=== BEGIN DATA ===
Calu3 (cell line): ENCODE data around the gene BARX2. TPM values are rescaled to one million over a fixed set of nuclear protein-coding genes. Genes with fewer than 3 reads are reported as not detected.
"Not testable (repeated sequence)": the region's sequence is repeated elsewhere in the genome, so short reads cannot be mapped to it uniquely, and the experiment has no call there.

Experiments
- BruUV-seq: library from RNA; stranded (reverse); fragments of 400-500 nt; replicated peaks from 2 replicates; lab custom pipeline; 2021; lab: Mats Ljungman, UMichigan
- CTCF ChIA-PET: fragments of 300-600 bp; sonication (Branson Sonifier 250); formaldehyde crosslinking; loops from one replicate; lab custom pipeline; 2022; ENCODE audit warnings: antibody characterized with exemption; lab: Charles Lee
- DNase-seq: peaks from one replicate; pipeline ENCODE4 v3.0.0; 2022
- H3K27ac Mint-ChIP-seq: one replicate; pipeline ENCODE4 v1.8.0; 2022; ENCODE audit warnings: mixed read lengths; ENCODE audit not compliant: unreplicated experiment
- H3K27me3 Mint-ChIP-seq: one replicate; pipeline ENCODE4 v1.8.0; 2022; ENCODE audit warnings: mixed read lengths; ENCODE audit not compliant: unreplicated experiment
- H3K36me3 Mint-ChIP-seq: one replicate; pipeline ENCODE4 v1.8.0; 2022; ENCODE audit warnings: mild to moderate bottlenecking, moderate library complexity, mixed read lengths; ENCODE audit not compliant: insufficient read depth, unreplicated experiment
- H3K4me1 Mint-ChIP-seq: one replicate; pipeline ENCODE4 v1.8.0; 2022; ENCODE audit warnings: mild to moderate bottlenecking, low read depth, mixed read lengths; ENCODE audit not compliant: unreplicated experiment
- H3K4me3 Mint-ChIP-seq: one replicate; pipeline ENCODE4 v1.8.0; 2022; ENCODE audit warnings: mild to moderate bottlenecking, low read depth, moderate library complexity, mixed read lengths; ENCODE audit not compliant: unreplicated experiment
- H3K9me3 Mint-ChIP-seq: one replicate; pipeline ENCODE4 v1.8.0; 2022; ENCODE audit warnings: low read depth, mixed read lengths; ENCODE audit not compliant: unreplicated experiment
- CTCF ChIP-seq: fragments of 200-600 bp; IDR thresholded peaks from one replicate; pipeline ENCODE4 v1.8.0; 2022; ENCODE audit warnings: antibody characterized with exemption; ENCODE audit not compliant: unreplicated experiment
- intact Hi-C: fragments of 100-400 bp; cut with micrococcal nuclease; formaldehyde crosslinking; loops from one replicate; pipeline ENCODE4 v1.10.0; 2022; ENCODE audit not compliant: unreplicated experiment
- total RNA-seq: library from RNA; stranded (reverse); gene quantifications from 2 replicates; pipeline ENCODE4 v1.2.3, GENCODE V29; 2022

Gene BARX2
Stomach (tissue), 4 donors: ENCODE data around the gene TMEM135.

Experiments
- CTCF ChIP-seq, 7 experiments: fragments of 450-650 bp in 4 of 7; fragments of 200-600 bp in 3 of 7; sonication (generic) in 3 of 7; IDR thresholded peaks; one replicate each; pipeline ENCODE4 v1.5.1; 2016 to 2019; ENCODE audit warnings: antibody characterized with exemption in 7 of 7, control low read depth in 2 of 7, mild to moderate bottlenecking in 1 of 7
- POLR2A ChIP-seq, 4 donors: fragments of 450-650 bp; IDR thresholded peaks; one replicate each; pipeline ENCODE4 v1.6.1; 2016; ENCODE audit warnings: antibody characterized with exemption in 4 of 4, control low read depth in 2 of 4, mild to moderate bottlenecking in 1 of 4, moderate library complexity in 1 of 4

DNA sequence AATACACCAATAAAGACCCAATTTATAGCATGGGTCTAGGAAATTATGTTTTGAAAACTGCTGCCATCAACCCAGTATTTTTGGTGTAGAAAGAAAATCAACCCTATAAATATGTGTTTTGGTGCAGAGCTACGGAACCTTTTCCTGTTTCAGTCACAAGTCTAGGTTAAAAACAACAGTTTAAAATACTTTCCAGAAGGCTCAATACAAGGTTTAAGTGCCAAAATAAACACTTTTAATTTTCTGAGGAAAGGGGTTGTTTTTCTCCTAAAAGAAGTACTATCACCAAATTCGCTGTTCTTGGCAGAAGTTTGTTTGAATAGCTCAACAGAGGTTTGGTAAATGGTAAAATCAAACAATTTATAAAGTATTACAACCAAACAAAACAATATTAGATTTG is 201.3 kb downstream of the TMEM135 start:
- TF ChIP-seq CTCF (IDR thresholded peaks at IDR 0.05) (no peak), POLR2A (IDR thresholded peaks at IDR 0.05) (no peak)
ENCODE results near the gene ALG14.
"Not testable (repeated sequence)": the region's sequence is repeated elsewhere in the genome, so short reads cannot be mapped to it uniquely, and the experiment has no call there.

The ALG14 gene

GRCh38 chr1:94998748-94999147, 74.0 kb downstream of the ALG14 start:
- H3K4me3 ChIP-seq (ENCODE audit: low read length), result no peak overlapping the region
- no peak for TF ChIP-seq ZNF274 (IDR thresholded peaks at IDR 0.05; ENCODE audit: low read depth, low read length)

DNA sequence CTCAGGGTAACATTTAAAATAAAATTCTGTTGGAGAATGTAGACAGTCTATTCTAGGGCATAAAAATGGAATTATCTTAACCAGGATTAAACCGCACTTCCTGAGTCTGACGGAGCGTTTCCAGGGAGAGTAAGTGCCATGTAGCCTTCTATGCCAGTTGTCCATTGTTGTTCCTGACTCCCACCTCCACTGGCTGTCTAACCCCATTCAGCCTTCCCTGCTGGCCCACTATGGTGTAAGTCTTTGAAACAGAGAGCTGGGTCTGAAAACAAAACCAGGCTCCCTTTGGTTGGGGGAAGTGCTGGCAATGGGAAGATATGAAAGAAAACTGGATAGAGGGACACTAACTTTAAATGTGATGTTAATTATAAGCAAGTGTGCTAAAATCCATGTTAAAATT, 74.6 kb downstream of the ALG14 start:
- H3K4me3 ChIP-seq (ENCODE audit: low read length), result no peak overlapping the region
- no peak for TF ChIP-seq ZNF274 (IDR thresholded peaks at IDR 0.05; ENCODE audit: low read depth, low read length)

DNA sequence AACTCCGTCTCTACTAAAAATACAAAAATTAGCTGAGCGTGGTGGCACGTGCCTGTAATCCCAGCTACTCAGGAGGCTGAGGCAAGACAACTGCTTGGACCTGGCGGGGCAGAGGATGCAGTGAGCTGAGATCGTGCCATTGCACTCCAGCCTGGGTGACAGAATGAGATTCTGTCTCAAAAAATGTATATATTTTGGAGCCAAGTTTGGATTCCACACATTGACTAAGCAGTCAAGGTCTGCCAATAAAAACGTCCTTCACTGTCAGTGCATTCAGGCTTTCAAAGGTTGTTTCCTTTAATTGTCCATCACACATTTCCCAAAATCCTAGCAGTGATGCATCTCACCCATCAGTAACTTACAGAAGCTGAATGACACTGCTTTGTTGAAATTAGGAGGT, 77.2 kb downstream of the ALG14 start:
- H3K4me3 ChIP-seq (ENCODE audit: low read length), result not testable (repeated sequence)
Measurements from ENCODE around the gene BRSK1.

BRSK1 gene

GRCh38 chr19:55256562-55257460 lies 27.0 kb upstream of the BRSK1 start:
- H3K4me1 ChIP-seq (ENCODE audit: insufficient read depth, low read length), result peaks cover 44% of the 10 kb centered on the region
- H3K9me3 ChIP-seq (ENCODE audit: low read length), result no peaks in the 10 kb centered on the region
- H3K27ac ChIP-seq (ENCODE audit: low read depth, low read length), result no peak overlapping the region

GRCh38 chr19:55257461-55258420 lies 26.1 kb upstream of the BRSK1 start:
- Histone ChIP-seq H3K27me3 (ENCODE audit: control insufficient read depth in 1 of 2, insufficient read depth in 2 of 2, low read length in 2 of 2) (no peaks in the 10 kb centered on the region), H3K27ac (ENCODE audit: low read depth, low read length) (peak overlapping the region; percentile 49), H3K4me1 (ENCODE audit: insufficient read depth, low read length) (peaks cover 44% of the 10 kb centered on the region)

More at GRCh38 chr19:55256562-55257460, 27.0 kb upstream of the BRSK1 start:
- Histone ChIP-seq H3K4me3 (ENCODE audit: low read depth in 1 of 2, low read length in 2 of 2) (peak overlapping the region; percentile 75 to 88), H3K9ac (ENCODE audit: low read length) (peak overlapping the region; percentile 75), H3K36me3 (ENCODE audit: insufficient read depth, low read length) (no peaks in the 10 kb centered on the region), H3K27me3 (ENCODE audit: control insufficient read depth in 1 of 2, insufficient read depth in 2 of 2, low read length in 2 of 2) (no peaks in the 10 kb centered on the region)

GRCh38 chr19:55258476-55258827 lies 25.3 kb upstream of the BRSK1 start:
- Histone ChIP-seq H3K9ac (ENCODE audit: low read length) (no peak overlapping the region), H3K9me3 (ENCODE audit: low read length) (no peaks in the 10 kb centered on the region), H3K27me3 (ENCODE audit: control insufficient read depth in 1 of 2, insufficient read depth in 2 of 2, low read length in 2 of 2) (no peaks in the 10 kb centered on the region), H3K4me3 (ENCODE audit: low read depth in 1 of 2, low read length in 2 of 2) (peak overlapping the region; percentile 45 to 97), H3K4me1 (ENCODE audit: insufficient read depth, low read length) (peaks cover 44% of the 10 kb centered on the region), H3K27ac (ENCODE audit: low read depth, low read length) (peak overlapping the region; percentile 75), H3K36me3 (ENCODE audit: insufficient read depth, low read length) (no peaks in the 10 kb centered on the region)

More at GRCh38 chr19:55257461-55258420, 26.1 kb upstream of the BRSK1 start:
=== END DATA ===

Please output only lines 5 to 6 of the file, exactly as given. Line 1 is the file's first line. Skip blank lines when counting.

- CTCF ChIA-PET: fragments of 300-600 bp; sonication (Branson Sonifier 250); formaldehyde crosslinking; loops from one replicate; lab custom pipeline; 2022; ENCODE audit warnings: antibody characterized with exemption; lab: Charles Lee
- DNase-seq: peaks from one replicate; pipeline ENCODE4 v3.0.0; 2022